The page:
Jakob Miksch
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Keep an OpenStreetMap database up-to-date with osm2pgsql

With osm2pgsql it is possible to load data from OpenStreetMap into a PostGIS database. The data can then be processed and analyzed with the full power of spatial SQL. Programs like QGIS, GeoServer or MapServer can read that database and render it on a map. A very impressive feature of osm2pgsql is to keep the database up-to-date with the latest changes from OpenStreetMap. This is done by the commandline tool osm2pgsql-replication (see docs). It checks from which source your initial data comes from and downloads the respective changesets.

This script below can be used to init the database and to update it regularly. This example uses the extract from Germany, Austria and Switzerland (also known als “DACH”).

#!/bin/bash

export PGHOST=localhost
export PGPORT=5432
export PGUSER=postgres
export PGPASSWORD=postgres
export PGDATABASE=osm

DB_SCHEMA=dach
PREFIX=dach

OSM_FILE=/home/jakob/osm-data/dach.osm.pbf
STYLE_FILE=/home/jakob/osm-data/flex-config/dach.lua 

psql -c "CREATE SCHEMA IF NOT EXISTS ${DB_SCHEMA}";

EXTRA_ATTRIBUTES="\
  --style ${STYLE_FILE}\
  --output flex \
  --middle-schema=${DB_SCHEMA}"

# INIT THE DATABASE AND THE REPLICATION 
# THIS SHOULD BE DONE ONLY ONCE, AFTERWARDS THESE COMMANDS CAN BE COMMENTED (DEACTIVATED)

# osm2pgsql \
# --create \
# --slim \
# --verbose \
# --prefix=${PREFIX} \
# ${EXTRA_ATTRIBUTES} \
# ${OSM_FILE}

# osm2pgsql-replication init \
#  --verbose \
#  --prefix=${PREFIX} \
#  --osm-file=${OSM_FILE}

# Download the latest OSM data and load it into PostGIS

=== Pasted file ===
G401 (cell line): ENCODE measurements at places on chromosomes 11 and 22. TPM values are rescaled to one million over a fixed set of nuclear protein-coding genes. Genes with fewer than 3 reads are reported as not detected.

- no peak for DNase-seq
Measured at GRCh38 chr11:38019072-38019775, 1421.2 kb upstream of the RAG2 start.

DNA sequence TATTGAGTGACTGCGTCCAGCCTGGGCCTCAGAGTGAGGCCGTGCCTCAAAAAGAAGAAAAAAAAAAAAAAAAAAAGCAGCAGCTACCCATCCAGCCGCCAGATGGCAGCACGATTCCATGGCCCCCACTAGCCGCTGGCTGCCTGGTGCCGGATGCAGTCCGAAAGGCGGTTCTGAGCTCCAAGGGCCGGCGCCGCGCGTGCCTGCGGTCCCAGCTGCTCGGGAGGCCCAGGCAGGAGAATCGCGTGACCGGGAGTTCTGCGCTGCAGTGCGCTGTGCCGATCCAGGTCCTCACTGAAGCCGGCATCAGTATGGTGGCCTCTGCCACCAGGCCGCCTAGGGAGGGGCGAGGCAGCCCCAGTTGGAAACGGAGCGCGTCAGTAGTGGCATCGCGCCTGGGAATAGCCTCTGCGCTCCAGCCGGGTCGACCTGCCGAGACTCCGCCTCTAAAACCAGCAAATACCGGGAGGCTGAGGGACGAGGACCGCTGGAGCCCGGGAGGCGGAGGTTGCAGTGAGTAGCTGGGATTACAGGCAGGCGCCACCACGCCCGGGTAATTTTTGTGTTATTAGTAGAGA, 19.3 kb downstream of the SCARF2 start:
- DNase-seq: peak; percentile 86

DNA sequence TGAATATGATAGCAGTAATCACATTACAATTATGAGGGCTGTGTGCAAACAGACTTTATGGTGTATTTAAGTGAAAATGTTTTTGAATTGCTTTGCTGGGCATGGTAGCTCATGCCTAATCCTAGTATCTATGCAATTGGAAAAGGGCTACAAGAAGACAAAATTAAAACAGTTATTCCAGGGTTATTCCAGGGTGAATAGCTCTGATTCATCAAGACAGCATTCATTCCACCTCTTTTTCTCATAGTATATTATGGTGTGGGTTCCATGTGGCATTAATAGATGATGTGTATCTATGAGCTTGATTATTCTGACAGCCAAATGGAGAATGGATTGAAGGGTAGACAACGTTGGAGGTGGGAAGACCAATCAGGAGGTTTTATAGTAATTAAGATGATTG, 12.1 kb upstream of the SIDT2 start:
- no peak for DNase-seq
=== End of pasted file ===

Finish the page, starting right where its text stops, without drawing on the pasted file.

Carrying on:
# SHOULD BE RUN REGULARLY 
osm2pgsql-replication update \
  --verbose \
  --prefix=${PREFIX} -- ${EXTRA_ATTRIBUTES}

The OpenStreetMap extract can be downloaded from providers like GeoFabrik or openstreetmap.fr.

The import requires a Lua script to define the structure. It is adapted from a Lua script example from the osm2pgsql source code repository. In a real world scenario you would probably use a more detailed Lua script with more tables and settings.

IMPORTANT: Make sure the schema name (in this example dach) matches in the script above and in the Lua file.

local dtable = osm2pgsql.define_way_table('data', {
        { column = 'tags',  type = 'jsonb' },
        { column = 'geom',  type = 'linestring' },
    }, { schema = 'dach' })

function osm2pgsql.process_way(object)
    dtable:insert({
        tags = object.tags,
        geom = object:as_linestring()
    })
end

In my setup I use a desktop computer with Debian to store my data. If the computer is switched on permanently the update script can be run regularly using cron. In my case the computer is only switched on from time to time. For this scenario anacron is the better fit. It ensures the script is run within a specific time period. On Debian/Ubuntu-based systems it can be installed with apt install anacron.

First make your update script executable with chmod +x /path/to/script. Then, the update script needs to be referenced in the file /etc/anacrontab. In my case it looks like this:

# /etc/anacrontab: configuration file for anacron

# See anacron(8) and anacrontab(5) for details.

SHELL=/bin/sh
PATH=/usr/local/sbin:/usr/local/bin:/sbin:/bin:/usr/sbin:/usr/bin
HOME=/root
LOGNAME=root

# These replace cron's entries
1       5       cron.daily      run-parts --report /etc/cron.daily
7       10      cron.weekly     run-parts --report /etc/cron.weekly
@monthly        15      cron.monthly    run-parts --report /etc/cron.monthly
1 5       dach_osm /home/jakob/scripts/osm2pgsql_dach.sh >> /home/jakob/logs/osm2pgsql_dach.log 2>&1

This configuration runs the script once per day. After booting it waits for 5 minutes to actually start the script.

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